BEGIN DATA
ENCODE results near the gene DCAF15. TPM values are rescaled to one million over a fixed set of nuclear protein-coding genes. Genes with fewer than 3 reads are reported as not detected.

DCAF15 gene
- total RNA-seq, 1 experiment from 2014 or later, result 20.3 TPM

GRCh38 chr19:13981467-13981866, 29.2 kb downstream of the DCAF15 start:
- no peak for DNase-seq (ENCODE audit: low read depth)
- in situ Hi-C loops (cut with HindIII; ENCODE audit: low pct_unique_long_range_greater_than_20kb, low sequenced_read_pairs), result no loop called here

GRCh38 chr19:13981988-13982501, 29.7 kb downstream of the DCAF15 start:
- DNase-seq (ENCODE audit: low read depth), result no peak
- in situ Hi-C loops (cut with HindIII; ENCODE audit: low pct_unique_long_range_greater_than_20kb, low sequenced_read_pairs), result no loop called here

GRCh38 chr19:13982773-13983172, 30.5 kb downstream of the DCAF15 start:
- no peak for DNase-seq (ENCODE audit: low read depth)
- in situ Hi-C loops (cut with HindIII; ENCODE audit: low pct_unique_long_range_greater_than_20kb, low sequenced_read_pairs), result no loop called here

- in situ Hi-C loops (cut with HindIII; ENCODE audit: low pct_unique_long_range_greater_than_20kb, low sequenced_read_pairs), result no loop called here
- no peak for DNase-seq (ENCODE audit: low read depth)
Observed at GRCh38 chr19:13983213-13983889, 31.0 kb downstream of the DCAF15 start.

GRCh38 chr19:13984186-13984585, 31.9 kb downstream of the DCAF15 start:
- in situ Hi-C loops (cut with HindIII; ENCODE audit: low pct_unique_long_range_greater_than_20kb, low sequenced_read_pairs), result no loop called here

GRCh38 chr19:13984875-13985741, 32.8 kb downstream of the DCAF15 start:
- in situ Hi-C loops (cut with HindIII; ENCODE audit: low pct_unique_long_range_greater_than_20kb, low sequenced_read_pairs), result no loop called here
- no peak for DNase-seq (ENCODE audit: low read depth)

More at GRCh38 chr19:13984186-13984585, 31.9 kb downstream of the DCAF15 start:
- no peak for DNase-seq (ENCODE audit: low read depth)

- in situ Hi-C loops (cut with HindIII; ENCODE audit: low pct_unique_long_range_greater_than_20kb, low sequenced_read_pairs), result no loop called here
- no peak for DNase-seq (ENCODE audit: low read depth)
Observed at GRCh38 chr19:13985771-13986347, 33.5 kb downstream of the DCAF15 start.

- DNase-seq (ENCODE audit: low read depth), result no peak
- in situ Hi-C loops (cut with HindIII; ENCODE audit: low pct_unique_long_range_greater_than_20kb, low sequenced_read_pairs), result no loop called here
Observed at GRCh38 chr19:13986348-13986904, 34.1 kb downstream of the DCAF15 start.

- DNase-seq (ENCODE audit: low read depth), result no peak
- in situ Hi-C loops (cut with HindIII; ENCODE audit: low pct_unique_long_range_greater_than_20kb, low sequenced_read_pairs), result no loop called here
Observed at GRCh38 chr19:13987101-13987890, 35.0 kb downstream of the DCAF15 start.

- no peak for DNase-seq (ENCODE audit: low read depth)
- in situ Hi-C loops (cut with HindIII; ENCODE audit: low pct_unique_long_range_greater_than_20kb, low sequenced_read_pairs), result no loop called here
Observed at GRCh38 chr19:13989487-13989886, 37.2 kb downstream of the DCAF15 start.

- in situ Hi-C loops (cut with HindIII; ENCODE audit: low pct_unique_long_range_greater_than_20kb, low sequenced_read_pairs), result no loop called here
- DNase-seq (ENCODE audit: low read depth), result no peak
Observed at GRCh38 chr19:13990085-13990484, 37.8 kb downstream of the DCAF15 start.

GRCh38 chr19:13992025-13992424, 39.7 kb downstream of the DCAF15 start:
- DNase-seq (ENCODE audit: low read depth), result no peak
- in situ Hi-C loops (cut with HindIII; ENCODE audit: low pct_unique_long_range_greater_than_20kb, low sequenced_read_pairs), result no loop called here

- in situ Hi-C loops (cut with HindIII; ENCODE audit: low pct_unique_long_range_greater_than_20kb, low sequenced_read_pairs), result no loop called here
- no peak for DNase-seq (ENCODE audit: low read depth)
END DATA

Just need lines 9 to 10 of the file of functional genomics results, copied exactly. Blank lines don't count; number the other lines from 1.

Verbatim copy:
- in situ Hi-C loops (cut with HindIII; ENCODE audit: low pct_unique_long_range_greater_than_20kb, low sequenced_read_pairs), result no loop called here

GRCh38 chr19:13982773-13983172, 30.5 kb downstream of the DCAF15 start: